I snapped a group of photos of the organized corners of our home during my blogging hiatus, and thought it might be encouraging for me to post them here so I can look at them when things get out of hand again. Because, of course, they probably will.
|organized medicine drawer|
An organized medicine drawer. This works so much better for us than keeping medicines in our medicine cabinet. I have asthma and have come to require a well-stocked first aid kit; Mark gets frequent headaches. I was also a Girl Scout and like to be prepared. We have regular pain relievers, allergy medications, herbal remedies, a plethora of Burt's Bees chapstick (chapped lips are a medical problem), anti-itch gels and sprays, a snakebite kit, etc. This photo was taken when nothing was expired and you could more or less see everything in the drawer at once. The drawer is also chest-high, which is the perfect height for either Mark or myself to look in without hunching and theoretically, only adults could get into the drawer.
|Clothes hung on *gasp* hangers!|
We wash laundry on a regular basis. We even fold laundry on a regular basis. Unfortunately, we somehow don't hang up clothing on a regular basis. Look at this! No empty hangers and the majority of my clothing hanging in the closet. Mark's wardrobe at this point of his graduate degree consists primarily of T-shirts, sweaters and a handful of short-sleeved button-up shirts. He's also a boy, which explains (hopefully?) why the majority of the clothing in this photo is mine. And yes, that is pretty much our whole closet.
|A shoe rack that actually works.|
|the T-shirt drawer.|
|Oh, the sheets.|
|So important I had to include two photos of them.|
My love for vintage sheets is well documented and not to be taken lightly. When I am not on top of my collection (for instance, when I'm pulling things off this shelf to mix and match and cut and not re-folding and re-shelving as I go), our household is in a heap of trouble (or sheets). Which Moses really appreciates, but which is really pretty unhealthy for Mark and me, and our laundry pile. Sheets tend to end up back in the washing pile if they don't get re-shelved. Also, if they are not here, and ordered mostly by color, how will I be able to consider using them for sewing projects? When the shelf looks like this, all is right with the world.
|Oh the books!|
|Eggs, organized neatly.|
|Spices, labeled neatly.|
|Spices and grain jars, organized neatly and BEAUTIFUL!|
Lastly, let us consider these images from my kitchen. All. Organized. Neatly. Not much of our 415sf is devoted to the kitchen. Every surface (including the floor, and the top of the toaster oven, which is stacked on the microwave, which is stacked on the refrigerator) is prime real estate and home to something. I cannot express my gratitude and appreciate for this beautiful oak (I think) shelf that my father-in-law Dave built for me. It fits right up against our refrigerator and is home to four rows of spice jars (all identified with labels printed on waterproof bumper sticker paper and perfectly cut out by a craft circle punch) and another two rows of pint-sized mason jars and another two rows of quart sized mason jars and an extra row of whatever's left. Mason jars are full of healthy whole grains, nuts, and seeds and closed with plastic caps. Those jars are labeled with chalkboard vinyl labels my sister cut out for me in perfect circles with her cricut machine. I label and re-label those bad boys with washable chalkboard marker. Works like a charm.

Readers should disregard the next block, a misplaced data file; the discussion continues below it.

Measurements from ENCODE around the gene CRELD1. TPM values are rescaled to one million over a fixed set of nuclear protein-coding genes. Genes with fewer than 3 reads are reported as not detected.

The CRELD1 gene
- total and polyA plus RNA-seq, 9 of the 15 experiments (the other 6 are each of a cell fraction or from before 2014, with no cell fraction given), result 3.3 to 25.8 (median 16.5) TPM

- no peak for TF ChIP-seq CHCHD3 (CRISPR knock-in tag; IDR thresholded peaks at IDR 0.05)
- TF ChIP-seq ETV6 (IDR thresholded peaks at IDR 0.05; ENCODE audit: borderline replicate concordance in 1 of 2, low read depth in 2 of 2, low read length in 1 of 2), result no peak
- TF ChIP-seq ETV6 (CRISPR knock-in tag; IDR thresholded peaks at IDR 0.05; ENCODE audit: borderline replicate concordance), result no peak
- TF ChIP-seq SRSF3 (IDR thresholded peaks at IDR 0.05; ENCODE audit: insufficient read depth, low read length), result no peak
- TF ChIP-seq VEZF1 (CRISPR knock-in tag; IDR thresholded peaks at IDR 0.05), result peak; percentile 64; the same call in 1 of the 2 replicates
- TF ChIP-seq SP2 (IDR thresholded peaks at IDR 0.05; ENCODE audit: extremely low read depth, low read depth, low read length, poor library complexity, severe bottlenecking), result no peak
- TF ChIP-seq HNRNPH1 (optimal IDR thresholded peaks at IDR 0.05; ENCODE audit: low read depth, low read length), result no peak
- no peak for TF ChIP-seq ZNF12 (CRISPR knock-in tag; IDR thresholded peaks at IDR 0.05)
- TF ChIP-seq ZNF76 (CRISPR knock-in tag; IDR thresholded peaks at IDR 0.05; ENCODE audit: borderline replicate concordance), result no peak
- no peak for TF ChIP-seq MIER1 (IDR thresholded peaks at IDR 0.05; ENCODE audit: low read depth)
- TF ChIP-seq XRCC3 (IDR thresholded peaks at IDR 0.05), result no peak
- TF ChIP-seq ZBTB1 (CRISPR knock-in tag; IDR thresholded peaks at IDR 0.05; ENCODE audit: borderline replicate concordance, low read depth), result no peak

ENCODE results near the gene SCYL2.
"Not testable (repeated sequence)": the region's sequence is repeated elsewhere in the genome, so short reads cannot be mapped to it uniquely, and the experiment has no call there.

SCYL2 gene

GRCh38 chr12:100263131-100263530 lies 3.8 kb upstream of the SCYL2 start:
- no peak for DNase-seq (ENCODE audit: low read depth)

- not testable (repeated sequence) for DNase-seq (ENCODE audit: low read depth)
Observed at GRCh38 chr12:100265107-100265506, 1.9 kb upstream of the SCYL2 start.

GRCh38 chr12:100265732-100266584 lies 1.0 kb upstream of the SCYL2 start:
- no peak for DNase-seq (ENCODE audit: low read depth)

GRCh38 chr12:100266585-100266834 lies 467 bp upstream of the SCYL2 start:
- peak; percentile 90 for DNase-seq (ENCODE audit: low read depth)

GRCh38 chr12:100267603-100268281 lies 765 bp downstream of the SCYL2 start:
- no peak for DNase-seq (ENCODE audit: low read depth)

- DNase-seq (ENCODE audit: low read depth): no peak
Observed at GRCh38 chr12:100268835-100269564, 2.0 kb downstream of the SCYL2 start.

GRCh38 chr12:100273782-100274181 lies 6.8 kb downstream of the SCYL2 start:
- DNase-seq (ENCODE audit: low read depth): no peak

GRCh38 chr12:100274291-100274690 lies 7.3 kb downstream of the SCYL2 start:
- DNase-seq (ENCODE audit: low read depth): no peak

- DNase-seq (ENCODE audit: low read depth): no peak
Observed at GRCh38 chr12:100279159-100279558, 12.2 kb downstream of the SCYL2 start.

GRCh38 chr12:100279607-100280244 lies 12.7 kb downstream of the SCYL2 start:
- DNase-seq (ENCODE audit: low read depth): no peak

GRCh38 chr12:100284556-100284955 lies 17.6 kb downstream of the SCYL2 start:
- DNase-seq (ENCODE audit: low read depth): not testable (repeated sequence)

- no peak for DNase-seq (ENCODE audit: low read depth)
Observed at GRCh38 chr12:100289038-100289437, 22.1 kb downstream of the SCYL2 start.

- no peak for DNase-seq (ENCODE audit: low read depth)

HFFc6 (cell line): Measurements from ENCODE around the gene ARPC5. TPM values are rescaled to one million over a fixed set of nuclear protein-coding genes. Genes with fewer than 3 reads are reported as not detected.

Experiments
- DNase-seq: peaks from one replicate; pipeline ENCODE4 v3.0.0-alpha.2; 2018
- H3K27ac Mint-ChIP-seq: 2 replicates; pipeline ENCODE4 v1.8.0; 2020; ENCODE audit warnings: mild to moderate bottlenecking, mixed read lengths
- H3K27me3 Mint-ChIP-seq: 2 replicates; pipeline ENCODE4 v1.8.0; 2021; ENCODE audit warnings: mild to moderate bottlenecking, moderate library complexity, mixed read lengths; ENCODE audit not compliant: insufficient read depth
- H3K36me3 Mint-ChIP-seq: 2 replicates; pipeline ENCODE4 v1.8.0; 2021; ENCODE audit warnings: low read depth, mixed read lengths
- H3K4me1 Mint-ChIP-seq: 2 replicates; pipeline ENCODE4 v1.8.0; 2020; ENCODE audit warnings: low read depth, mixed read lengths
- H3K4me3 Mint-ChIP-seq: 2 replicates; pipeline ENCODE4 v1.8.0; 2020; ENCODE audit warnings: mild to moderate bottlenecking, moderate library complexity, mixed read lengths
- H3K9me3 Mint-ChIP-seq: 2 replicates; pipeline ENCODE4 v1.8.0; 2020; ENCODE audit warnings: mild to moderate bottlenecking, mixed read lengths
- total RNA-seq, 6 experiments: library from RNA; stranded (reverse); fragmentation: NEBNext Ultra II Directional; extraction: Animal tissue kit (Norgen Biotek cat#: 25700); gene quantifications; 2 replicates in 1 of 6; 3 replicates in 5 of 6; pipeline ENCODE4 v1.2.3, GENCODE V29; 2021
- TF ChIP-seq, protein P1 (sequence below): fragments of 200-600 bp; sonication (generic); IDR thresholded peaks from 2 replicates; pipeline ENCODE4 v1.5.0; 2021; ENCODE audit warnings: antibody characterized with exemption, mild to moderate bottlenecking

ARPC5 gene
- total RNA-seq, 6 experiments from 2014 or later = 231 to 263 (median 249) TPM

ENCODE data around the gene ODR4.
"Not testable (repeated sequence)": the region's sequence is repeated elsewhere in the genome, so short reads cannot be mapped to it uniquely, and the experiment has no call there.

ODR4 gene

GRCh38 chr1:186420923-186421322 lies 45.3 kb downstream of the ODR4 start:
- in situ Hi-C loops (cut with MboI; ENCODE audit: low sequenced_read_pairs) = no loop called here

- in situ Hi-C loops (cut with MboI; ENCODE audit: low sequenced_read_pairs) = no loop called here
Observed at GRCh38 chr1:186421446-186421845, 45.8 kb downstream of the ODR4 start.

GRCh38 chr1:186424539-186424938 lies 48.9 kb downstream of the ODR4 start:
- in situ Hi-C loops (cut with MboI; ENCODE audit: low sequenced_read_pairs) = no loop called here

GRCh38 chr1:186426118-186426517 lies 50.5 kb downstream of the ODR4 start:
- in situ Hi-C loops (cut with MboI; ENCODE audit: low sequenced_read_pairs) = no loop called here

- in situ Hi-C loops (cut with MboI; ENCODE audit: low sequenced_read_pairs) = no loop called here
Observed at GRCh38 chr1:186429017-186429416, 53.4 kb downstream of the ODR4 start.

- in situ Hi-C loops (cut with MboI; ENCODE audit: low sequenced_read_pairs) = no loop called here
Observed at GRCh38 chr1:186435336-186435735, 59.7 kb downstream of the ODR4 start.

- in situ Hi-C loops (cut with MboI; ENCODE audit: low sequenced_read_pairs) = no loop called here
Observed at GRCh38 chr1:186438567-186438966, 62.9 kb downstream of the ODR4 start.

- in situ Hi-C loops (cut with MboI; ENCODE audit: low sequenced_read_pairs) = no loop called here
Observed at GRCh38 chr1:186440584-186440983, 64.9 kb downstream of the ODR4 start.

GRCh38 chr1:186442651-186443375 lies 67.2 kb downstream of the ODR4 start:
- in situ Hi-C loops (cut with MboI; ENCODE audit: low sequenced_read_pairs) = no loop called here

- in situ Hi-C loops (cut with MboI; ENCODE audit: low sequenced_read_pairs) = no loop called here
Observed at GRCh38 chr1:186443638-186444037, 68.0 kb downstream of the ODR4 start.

We struggled for months with my large spice collection in an organization system which didn't work. This shelf has been a godsend. It is so easy to make granola (which deserves its own post) when I can just pull a jar, measure into the bowl, replace the jar, pull the next jar, measure, replace, etc. And now the spices are also alphabetized, so there's no hunt for the right spice, either. While my jars do not block light, this shelf moves them around the corner from our stove, essentially protecting them from heat. And the shelf is only 4" deep! The footprint is infinitesimal, which is so so important in a space as small as ours.
I know our space won't stay this way, and in fact, I can tell you already it hasn't. But in the moments when we can get our organizational act together and things are working... well it feels like such a feat, such a major accomplishment. I hope the memory of that will be enough motivation the next time things are out of whack to put them back to rights again!